May 1961 Blake is condemned to 41 years in jail.
22 October 1966 he escapes from Wormwood Scrubs prison and flees to Moscow where he still lives today.
1934 Sean Bourke is born in Limerick into a large family, a cousin of Actor Richard Harris and of Poet Desmond O’Grady.
October 1947 Aged 12, Bourke is sentenced to three years in Daingean reformatory for stealing bananas from a lorry.
1950 Bourke moves to England when he is released from Daingean and for a few years he is frequently in trouble with the law.
1955 to 1961 Bourke settles down and works first as a builder, eventually graduating to the wages office of a local factory.
1961 he is sentenced to 7 years in jail for sending an explosive device through the post to a Detective Constable against whom he bears a grudge. The bomb explodes, but causes no injury. While in Wormwood Scrubs prison, he founds and edits the prison magazine. He befriends George Blake, and also meets fellow prisoners, the anti-nuclear campaigners Randle and Pottle.
Early December 1965 Bourke is released from prison.
22 October 1966 Bourke helps Blake escape from Wormwood Scrubs. The police soon identifies Bourke as main suspect and a manhunt for him starts both in England and Ireland.
19 December 1966 George Blake is delivered to East Berlin.
7 January 1967 Bourke arrives in Moscow with the intention of lying low for a few months until the dust settles in Britain. Almost immediately, Bourke moves into Blake’s flat, finds a job with as an editor checking English translations, and is granted an allowance of 300 roubles a month by the KGB. For the next 22 months Bourke is prevented from leaving for different reasons by the KGB, or so he is given to understand...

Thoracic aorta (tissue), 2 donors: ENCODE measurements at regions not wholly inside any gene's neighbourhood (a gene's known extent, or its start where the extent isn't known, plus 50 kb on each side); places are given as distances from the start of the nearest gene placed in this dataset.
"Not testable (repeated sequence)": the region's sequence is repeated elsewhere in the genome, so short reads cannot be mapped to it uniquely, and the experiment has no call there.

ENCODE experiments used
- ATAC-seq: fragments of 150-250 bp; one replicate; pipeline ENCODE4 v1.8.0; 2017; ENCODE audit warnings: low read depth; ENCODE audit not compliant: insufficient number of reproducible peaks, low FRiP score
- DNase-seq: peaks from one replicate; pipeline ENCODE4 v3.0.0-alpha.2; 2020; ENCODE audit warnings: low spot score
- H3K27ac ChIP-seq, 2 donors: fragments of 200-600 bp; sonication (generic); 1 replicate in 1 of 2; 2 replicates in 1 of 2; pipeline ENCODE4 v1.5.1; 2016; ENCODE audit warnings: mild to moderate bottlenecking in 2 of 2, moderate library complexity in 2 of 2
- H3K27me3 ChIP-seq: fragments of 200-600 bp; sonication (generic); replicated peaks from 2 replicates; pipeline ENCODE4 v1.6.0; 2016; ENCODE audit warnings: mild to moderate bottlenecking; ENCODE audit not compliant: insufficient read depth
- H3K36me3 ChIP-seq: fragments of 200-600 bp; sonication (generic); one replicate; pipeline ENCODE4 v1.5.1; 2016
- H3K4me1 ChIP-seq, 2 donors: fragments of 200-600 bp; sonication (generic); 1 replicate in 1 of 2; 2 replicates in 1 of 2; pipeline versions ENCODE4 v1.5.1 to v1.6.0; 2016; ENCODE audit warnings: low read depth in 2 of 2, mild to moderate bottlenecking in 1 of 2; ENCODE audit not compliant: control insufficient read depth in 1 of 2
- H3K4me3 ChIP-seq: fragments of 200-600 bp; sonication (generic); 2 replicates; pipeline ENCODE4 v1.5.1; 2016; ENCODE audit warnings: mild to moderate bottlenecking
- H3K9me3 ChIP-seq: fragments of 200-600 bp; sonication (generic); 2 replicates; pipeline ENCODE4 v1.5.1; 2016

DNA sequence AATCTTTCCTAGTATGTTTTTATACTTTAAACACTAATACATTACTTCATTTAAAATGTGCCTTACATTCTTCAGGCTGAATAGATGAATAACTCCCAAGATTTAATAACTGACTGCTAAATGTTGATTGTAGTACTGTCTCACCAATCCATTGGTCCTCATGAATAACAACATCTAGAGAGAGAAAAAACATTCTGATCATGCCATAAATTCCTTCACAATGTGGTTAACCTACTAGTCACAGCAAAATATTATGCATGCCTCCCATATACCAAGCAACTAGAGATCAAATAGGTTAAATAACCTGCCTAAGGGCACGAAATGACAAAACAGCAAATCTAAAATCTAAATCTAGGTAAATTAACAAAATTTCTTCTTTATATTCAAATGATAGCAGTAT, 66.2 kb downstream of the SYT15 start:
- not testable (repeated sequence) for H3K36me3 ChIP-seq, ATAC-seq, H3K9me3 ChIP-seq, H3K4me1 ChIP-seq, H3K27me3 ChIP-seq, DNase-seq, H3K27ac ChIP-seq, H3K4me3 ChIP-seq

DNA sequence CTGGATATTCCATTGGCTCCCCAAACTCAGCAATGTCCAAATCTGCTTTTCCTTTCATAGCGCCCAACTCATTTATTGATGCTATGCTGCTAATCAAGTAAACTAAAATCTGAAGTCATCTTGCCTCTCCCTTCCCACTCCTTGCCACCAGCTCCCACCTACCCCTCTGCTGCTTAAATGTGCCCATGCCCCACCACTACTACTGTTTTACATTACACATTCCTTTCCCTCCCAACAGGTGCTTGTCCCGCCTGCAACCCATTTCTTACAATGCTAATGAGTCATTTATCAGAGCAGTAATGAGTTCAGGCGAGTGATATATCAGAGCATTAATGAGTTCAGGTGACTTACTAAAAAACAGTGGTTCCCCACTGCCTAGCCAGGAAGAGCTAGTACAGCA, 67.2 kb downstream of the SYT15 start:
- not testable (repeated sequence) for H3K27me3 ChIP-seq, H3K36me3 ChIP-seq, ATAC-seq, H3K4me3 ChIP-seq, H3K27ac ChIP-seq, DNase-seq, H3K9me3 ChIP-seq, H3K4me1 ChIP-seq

22 October 1968 Bourke returns to Ireland.
31 October 1968 Bourke is arrested in Dublin where an order was made under the Extradition Act of 1965 for him to be delivered to the British Special Branch in connection with his helping Blake to escape from jail. He is released on bail.
Spring 1969 the original manuscript of The Springing of George Blake, from which the entire final section dealing with Bourke’s experience in Russia has been redacted, is returned to Bourke’s solicitor in Dublin by the Russians. The rest of the manuscript has been censored in Blake’s own hand.
1970 Publication of The Springing of George Blake. In the published version Bourke has rewritten and reinserted the redacted sections.
1973 The Irish Supreme Court rules that Bourke's abetting Blake's escape falls within the Political Offence Exception to Ireland's extradition laws.
1973-1982 He writes a few articles but rapidly spends the money given to him by the Soviet Union and his supporters. Some is squandered on alcohol, some given away. He ends up almost penniless, living in a caravan in Kilkee and suffering increasingly from alcohol-related health problems.
1982 He collapses and dies in the street from coronary thrombosis. Former KGB officer Oleg Kalugin alleges that Bourke's death was the result of KGB poisoning.